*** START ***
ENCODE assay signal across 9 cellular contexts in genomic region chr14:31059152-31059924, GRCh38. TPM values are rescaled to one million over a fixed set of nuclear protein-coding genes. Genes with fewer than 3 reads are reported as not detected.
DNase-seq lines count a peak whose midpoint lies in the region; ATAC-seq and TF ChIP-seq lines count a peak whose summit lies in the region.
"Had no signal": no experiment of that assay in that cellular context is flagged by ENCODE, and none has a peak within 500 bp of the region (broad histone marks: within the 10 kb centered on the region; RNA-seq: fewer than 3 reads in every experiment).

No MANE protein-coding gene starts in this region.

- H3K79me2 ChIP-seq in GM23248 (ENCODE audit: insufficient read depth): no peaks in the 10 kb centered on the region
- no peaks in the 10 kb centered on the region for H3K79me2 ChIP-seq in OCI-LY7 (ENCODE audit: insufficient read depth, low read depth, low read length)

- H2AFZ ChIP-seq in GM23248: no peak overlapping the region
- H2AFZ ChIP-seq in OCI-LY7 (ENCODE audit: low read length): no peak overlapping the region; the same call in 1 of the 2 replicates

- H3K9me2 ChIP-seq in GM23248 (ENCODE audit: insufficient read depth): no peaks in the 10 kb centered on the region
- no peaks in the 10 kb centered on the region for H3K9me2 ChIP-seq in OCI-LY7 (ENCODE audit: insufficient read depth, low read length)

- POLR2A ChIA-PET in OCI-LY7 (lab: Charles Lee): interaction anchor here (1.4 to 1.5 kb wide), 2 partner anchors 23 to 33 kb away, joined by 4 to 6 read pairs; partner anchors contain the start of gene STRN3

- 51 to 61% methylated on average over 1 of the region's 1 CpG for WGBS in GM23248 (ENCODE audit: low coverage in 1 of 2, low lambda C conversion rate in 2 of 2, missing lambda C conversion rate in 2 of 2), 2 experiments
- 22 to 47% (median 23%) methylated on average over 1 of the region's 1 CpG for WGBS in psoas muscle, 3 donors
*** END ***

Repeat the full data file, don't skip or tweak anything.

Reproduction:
ENCODE assay signal across 9 cellular contexts in genomic region chr14:31059152-31059924, GRCh38. TPM values are rescaled to one million over a fixed set of nuclear protein-coding genes. Genes with fewer than 3 reads are reported as not detected.
DNase-seq lines count a peak whose midpoint lies in the region; ATAC-seq and TF ChIP-seq lines count a peak whose summit lies in the region.
"Had no signal": no experiment of that assay in that cellular context is flagged by ENCODE, and none has a peak within 500 bp of the region (broad histone marks: within the 10 kb centered on the region; RNA-seq: fewer than 3 reads in every experiment).

No MANE protein-coding gene starts in this region.

- H3K79me2 ChIP-seq in GM23248 (ENCODE audit: insufficient read depth): no peaks in the 10 kb centered on the region
- no peaks in the 10 kb centered on the region for H3K79me2 ChIP-seq in OCI-LY7 (ENCODE audit: insufficient read depth, low read depth, low read length)

- H2AFZ ChIP-seq in GM23248: no peak overlapping the region
- H2AFZ ChIP-seq in OCI-LY7 (ENCODE audit: low read length): no peak overlapping the region; the same call in 1 of the 2 replicates

- H3K9me2 ChIP-seq in GM23248 (ENCODE audit: insufficient read depth): no peaks in the 10 kb centered on the region
- no peaks in the 10 kb centered on the region for H3K9me2 ChIP-seq in OCI-LY7 (ENCODE audit: insufficient read depth, low read length)

- POLR2A ChIA-PET in OCI-LY7 (lab: Charles Lee): interaction anchor here (1.4 to 1.5 kb wide), 2 partner anchors 23 to 33 kb away, joined by 4 to 6 read pairs; partner anchors contain the start of gene STRN3

- 51 to 61% methylated on average over 1 of the region's 1 CpG for WGBS in GM23248 (ENCODE audit: low coverage in 1 of 2, low lambda C conversion rate in 2 of 2, missing lambda C conversion rate in 2 of 2), 2 experiments
- 22 to 47% (median 23%) methylated on average over 1 of the region's 1 CpG for WGBS in psoas muscle, 3 donors